High school teacher Alex Jurel (Nick Nolte, 48 hrs) is known for his dedication and unorthodox but effective teaching methods. Jurel’s optimism is put to the test when he is asked to take sides in a lawsuit brought by a student against the school.
Reaction & Thoughts:
“The damn school wasn’t built for us, Roger. It wasn’t built for your unions, your lawyers or all your other institutions. It was built for the kids! “
Arthur Hiller is probably best known for helming the tragi-romance Love Story. I prefer to remember him as a genial satirist. Hiller had a knack for poking fun at serious issues. He targeted militarism in The Americanization of Emily, the U.S. health system in The Hospital and suburban values in The Out-of-Towners. Teachers is perhaps Hiller’s most sanguinary satire. This time around he takes on America’s public schools. Unfortunately, Hiller misses the bull’s eye — Teachers falls short of its potential.
Teachers uses humor to expose the cracks on something serious and important to most Americans. The film has its heart in the right place, but good intentions don’t necessarily make a great movie. W. R. McKinney’s (his first and only screenplay to date) script lacks focus — it’s a little too shapeless for its own good.
The changes in tone aren’t handled well either. Silliness tends to undermine serious and highly emotional moments. However, the good is really good. I laughed a lot — horror films are supposed to scare you and comedies are meant to make you laugh. And, despite a persistent tendency to rely on exaggeration, characters feel real.
Besides, Teachers doesn’t look so wacky anymore. The film was once criticized for being too over-the-top, but thirty years later seems much less so — it’s interesting to see all the things the movie was able to predict.
For example, the film toys with the idea of teachers packing heat (schools are currently looking into allowing teachers to carry guns). There is also a subplot about a teacher having sex with his students (again, this is something that won’t shock anyone now). And one has to admire a movie that is courageous enough to spread the blame around: government bureaucracy, burnt-out teachers, apathetic parents, out-of-control students, they all share the blame for a chaotic system.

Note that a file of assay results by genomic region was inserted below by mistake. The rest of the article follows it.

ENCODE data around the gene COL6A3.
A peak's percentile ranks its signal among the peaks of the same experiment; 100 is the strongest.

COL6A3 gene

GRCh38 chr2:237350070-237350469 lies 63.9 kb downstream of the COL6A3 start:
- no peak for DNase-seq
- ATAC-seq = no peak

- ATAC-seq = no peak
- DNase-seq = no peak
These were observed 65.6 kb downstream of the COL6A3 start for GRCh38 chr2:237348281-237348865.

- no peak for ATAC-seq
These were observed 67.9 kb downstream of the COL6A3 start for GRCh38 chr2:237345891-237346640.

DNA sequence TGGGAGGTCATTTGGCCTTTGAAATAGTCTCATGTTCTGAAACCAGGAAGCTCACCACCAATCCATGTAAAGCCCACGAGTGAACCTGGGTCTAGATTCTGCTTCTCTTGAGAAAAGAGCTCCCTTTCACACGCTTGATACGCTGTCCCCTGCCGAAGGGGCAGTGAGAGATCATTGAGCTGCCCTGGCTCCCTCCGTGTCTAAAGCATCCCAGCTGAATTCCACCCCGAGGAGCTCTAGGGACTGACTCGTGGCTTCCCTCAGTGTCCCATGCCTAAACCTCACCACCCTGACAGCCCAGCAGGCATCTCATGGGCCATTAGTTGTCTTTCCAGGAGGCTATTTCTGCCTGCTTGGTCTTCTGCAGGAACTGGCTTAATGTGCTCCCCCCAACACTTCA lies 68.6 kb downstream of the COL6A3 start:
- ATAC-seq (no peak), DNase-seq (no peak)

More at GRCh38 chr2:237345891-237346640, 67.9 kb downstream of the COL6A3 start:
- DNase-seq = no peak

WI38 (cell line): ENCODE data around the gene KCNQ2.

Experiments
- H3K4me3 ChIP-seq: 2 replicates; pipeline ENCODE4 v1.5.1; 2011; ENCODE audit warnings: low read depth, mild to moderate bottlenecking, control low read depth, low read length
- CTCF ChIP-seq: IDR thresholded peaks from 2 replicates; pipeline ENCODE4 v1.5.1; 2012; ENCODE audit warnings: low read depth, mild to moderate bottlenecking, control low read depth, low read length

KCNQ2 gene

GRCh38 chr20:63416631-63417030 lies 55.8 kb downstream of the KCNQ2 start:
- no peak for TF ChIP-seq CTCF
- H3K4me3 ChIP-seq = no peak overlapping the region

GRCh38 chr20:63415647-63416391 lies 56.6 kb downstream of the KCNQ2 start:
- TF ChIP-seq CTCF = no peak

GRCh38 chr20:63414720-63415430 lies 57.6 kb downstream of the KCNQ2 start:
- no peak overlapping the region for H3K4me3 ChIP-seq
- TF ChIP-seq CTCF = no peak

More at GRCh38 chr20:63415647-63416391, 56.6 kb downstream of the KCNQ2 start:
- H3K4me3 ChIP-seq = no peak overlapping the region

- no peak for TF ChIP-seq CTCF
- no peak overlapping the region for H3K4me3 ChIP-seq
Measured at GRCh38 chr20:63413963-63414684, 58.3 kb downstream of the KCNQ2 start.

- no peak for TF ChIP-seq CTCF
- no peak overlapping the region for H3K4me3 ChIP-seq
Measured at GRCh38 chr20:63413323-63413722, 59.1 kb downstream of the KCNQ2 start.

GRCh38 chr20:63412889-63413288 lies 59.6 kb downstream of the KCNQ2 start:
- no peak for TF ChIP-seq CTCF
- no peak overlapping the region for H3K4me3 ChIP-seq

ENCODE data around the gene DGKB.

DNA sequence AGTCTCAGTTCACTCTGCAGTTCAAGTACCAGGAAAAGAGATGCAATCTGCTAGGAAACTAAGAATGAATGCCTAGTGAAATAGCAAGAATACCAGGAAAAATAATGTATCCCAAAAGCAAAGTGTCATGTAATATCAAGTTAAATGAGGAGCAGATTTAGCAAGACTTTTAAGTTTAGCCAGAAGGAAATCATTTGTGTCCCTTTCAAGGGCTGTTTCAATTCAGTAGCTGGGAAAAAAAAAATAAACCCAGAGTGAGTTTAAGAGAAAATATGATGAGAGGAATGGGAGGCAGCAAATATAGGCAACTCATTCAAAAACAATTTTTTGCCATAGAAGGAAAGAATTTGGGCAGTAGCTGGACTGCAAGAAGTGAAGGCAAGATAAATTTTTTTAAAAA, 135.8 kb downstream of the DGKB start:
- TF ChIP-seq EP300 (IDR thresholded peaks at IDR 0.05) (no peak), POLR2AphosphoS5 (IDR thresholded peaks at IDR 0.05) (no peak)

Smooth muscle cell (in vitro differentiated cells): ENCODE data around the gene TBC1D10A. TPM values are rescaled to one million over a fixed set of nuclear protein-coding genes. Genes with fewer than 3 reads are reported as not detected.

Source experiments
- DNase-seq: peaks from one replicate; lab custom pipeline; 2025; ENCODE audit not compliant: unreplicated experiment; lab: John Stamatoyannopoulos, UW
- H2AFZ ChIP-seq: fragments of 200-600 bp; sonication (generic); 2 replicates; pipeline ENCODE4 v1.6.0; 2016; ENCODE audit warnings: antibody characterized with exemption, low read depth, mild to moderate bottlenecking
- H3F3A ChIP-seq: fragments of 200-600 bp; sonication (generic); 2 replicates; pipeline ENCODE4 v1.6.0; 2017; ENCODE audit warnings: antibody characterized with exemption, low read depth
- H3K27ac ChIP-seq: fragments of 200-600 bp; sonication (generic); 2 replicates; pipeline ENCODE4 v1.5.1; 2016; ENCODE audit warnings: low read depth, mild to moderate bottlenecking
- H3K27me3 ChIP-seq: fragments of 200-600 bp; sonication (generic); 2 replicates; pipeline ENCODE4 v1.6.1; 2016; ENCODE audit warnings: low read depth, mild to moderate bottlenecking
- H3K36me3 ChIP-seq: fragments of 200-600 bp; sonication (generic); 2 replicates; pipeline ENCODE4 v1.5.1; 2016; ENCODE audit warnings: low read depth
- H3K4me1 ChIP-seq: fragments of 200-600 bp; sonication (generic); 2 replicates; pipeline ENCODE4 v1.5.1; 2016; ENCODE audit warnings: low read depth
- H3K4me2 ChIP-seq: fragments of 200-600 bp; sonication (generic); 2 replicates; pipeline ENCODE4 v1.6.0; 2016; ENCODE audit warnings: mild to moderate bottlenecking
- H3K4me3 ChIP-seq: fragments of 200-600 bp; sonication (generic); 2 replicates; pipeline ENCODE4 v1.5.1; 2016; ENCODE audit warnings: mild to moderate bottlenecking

The large cast of well-known actors is fantastic! Nick Nolte is excellent — Nolte is always great at being dissatisfied. JoBeth Williams (Poltergeist) plays a lawyer. Judd Hirsch (Ordinary People) is the Vice Principal. Ralph Macchio (The Karate Kid) shines as a troubled kid. Richard Mulligan (TV’s Empty Nest) steals a few scenes as a psychiatric hospital escapee who manages to get a position as a substitute teacher!
There are some nice surprises in the smallest roles. Laura Dern (Blue Velvet) and Crispin Glover (Back to the Future) appear as students. Morgan Freeman (The Shawshank Redemption) plays the school’s lawyer and Madeleine Sherwood (Cat on a Hot Tin Roof) plays the school’s secretary. Steven Hill (TV’s Mission: Impossible), Allen Garfield (The Conversation) and Royal Dano (7 Faces of Dr. Lao) play teachers. The great Lee Grant (Shampoo) is Dr. Burke, the city’s tough school superintendent.
Conclusions & Final Thoughts:
My mother was an elementary school teacher for almost forty years. My grandparents were teachers too. This is why I have a soft spot for educators. Teachers won’t make your “Top 10 Must-See Teacher Movies,” but even with all its flaws, this is a funny satire filled with many truths. The cast alone is a good enough reason to give it a chance. Recommended. Color, 106 minutes, Rated R.